Specific Situations > Suicide/Addiction/Mental Illness/Abuse

Still numb and in shock, but terrified of the guilt I will face

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My sweet love, Bubs, ended his battle with schizoaffective disorder a couple weeks ago. (Schizoaffective is schizophrenia and bipolar disorder.)

Did I see the signs? Of course! Red flags all over! There were always red flags. But I was probably in denial about how bad it got. I should have had him 5150d again. He would have lived a little longer but he would have been miserable in the hospital. He would have been angry. He would have killed himself eventually anyway.

So the guilt is there, but I know I'm not feeling it full force yet.

One thing a family friend said: It might help if you think about differently. He didn't kill himself. He was murdered by a disease.

The one thing I don't understand: "Suicide is selfish." What the fuuuh! Does not compute. If you can shed some light . . .

Hi Meemzi. I'm so sorry for your loss. My fiancé also died by suicide 4 months ago, and there are so many questions and so much guilt that comes with this kind of loss. It's so frustrating to constantly think of what you might have done differently but not be able to change it. And yes, i hate it when people say that suicide is selfish. It minimizes everything they went through to get to that point and everything we're going through now, and it just isn't helpful.

I don't know if any of this is helping, but I just wanted to let you know you're not alone. If you want someone to talk to, send me a message anytime.

First Widow:
I am so very sorry for your loss Meemzi.  I lost my husband of 20 years to bipolar depression 2 years ago.  The most helpful thing anyone said to me came from one of the local police officers who responded to our 911 call who had also been through a personal experience with suicide.  He told me not to focus on the guilt, but on how my love had helped to keep him in this life as long as he was.  My husband fought the disease for over 30 years.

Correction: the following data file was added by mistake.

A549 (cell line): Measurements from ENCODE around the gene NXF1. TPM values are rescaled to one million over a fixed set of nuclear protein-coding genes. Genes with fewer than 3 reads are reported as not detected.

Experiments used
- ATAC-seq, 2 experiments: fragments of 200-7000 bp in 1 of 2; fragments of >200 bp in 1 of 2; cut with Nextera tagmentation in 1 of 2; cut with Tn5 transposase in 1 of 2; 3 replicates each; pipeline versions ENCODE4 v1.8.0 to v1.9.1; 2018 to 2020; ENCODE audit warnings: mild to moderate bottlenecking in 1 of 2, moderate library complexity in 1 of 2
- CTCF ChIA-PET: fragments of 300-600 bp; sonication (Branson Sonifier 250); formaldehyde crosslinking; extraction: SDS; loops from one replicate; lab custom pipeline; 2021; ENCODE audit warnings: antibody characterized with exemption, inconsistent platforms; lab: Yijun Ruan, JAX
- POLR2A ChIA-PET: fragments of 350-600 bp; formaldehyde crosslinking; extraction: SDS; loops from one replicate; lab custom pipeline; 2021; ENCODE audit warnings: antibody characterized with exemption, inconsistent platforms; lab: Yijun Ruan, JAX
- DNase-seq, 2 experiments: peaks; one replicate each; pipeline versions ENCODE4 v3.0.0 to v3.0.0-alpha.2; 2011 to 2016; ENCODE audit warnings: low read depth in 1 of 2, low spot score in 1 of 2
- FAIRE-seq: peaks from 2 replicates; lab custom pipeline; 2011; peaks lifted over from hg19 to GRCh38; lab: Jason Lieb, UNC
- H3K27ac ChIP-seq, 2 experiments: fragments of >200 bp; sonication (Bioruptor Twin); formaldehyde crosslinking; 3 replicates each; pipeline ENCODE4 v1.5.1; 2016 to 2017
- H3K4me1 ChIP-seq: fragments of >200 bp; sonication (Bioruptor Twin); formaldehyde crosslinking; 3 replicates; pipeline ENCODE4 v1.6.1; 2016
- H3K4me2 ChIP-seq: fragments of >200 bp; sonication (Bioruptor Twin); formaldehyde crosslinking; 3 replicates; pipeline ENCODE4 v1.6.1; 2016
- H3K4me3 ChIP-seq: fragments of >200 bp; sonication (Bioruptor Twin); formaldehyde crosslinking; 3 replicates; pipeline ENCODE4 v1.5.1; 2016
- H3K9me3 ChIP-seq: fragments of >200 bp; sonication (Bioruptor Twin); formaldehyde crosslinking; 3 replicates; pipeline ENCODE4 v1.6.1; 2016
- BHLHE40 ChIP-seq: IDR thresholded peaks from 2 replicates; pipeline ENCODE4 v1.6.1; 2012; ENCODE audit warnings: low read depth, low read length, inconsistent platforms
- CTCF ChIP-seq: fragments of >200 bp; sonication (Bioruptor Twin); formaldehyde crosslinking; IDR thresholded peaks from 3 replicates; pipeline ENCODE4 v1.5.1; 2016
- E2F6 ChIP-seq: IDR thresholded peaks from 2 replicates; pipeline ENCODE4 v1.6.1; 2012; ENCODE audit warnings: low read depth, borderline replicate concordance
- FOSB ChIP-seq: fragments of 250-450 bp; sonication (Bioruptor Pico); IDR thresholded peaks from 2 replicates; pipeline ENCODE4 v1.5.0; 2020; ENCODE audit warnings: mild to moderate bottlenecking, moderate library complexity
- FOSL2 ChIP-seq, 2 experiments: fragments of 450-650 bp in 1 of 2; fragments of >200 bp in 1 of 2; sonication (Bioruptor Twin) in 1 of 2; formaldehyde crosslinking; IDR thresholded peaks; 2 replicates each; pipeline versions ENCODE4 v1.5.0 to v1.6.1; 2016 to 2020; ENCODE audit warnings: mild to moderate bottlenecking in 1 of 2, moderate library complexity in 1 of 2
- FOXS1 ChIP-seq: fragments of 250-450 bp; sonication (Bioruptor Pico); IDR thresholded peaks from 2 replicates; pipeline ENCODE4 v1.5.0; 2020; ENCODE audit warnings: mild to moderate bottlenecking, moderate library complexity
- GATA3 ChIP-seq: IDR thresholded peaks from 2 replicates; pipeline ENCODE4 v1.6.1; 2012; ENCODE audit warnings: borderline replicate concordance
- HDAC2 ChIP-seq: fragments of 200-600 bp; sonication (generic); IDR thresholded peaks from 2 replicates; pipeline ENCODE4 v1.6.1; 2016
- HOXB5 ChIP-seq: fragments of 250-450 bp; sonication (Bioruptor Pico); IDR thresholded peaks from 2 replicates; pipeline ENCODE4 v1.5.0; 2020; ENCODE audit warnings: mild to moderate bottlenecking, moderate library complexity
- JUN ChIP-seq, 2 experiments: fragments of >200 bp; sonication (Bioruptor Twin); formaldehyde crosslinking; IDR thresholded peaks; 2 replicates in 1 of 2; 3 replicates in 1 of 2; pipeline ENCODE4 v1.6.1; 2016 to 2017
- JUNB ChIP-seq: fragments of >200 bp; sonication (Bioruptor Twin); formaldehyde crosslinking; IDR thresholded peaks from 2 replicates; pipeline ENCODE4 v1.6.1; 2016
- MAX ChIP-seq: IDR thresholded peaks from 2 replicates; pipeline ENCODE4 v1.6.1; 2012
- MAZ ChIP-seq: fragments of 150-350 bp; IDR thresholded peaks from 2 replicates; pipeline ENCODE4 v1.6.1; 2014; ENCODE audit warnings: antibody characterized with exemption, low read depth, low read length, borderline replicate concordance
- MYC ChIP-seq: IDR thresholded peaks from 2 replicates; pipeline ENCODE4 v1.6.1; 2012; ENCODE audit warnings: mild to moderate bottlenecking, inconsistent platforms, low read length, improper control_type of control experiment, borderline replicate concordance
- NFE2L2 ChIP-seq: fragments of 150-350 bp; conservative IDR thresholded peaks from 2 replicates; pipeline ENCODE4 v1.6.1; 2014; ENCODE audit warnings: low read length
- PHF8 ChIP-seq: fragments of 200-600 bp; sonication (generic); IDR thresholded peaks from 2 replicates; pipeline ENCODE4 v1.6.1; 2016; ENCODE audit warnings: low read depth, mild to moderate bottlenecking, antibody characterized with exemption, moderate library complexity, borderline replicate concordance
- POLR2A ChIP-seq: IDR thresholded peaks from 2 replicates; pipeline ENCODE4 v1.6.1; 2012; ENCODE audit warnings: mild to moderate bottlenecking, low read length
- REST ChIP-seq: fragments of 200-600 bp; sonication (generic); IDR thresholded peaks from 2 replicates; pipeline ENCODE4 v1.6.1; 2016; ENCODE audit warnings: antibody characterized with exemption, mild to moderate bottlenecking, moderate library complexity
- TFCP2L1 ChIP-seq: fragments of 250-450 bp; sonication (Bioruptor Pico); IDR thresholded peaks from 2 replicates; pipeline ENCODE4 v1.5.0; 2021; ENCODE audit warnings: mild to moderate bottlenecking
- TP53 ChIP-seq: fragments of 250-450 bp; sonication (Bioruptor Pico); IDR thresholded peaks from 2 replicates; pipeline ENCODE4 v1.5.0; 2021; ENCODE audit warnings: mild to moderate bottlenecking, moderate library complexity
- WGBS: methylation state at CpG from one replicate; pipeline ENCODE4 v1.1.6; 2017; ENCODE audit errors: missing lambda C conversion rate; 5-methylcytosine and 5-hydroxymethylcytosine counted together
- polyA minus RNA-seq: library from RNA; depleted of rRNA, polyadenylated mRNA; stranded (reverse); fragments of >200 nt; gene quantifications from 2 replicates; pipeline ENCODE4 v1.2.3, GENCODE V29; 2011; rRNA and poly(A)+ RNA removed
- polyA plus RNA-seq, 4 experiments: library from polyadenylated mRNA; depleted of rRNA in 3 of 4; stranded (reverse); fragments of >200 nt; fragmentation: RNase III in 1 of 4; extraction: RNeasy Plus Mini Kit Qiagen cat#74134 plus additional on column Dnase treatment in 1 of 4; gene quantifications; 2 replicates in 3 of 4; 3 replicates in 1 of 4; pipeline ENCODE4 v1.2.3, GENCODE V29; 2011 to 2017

I guess ''suicide is selfish" was coined to make those who are contemplating it to think about the destruction a suicide leaves behind, but I know how hard my husband fought his disease.  There are still days that I'm angry with him, especially when I see the kids having a bad day, but I know it was mental illness that claimed his life.

Wishing you peace.

My deepest sympathies.

My late wife of 20 years suffered the same disease and same outcome. Her symptoms were pervasive and out in the open for the world to see for 18 years. We tried everything to reach some level of her living without symptoms - medication, therapies, involuntary and voluntary institutionalizations, prayer, hypnosis and on and on and on. I guess because of our reaching out to every possible treatment, I never felt much guilt.

It made no difference in her case. T's final outcome appeared to be carved in stone. The coroner took pains to explain to me that there was no other possible outcome in T's case. That even if I removed every possible means she would have found a way - and she did.

As far as the selfish aspect - I don't know what to say about that. She did die in such a way and place that my youngest son (9) was  guaranteed to find her destroyed body. He was very affected by that for years but I tried to not blame her.

I chose to believe it was the illness acting, not her.

Sometimes I thought "Who in their right mind . . .  .?" To ask the question is to answer it.

No one. :(

Best wishes - Mike

My husband suffered from chronic depression. Though it was cancer- not suicide- that ended up killing him. Mental illness is just like any other disease- sometimes it's terminal. No matter how many cures we try to throw its way. Unfortunately, there is still a lot of stigma involved. I have known a few people who died from suicide and I never got the whole 'it's selfish' thinking either- makes no logical sense.

For what it's worth- feeling guilty affects many widowed no matter how their partner died and more people than you imagine will 'help you' try to figure out how getting cancer was your spouse's fault. It's best for us to remember that other people's reaction to suicide - or cancer- says everything about them and nothing about our partners.

I'm so sorry you need to be here with us.


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